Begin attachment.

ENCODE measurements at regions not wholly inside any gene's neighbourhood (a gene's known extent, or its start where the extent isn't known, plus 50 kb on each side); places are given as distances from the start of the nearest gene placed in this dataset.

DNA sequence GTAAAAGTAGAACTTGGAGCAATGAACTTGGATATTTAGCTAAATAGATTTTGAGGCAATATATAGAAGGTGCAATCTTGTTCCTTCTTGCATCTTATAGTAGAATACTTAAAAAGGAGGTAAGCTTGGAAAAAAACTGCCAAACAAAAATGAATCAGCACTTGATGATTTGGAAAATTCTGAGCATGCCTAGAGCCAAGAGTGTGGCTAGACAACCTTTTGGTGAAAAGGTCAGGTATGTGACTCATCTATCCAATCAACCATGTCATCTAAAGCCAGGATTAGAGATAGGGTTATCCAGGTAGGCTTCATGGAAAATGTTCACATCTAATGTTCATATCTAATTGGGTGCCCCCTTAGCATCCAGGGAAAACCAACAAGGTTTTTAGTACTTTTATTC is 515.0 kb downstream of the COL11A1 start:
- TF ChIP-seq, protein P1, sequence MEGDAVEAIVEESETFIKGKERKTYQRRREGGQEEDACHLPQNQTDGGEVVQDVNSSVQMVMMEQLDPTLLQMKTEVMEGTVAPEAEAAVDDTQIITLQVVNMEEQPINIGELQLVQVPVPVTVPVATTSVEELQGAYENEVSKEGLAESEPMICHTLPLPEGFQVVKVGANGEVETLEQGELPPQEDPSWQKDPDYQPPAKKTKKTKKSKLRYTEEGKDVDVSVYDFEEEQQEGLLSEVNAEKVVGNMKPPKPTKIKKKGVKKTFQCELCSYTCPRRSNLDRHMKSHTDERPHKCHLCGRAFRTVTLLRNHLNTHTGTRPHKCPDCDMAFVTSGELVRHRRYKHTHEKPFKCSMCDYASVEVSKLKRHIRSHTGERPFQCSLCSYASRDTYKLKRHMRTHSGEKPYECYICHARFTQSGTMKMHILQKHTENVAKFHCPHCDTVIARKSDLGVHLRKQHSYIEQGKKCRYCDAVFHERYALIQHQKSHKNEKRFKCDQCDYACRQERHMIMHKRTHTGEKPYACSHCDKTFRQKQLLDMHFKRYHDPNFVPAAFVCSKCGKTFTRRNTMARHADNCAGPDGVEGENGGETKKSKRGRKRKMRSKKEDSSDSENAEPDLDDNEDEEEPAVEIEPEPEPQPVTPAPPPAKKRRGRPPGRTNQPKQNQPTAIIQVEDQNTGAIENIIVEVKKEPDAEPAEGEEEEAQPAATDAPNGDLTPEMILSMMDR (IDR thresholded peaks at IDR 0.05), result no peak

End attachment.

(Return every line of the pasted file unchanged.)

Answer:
ENCODE measurements at regions not wholly inside any gene's neighbourhood (a gene's known extent, or its start where the extent isn't known, plus 50 kb on each side); places are given as distances from the start of the nearest gene placed in this dataset.

DNA sequence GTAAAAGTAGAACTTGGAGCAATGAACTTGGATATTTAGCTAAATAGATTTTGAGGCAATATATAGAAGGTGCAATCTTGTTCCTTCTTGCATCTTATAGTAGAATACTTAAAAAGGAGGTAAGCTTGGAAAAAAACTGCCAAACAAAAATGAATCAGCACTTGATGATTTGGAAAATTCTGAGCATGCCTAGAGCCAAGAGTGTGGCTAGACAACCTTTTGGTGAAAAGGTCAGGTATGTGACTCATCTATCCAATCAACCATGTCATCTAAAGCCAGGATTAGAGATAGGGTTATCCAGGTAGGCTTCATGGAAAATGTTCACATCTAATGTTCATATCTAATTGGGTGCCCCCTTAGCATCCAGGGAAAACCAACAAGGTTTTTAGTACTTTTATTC is 515.0 kb downstream of the COL11A1 start:
- TF ChIP-seq, protein P1, sequence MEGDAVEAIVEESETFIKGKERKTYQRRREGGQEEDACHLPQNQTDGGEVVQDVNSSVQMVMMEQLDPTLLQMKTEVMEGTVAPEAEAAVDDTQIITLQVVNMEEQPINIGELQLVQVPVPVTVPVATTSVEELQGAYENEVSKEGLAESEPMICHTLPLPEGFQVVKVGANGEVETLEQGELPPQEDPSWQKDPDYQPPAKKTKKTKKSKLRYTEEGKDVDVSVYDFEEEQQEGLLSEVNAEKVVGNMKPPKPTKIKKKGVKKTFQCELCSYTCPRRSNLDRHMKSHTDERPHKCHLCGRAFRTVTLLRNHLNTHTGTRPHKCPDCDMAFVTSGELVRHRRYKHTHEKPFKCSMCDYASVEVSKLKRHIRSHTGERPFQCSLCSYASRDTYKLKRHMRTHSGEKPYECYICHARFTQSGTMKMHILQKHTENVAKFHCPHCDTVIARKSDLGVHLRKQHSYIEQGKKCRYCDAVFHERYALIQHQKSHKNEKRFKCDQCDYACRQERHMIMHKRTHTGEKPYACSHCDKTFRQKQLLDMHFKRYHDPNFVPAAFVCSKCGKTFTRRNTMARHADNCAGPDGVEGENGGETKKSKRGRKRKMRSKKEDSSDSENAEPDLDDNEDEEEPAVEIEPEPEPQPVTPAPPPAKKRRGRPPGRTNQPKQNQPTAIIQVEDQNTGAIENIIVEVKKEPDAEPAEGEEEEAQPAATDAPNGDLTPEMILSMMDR (IDR thresholded peaks at IDR 0.05), result no peak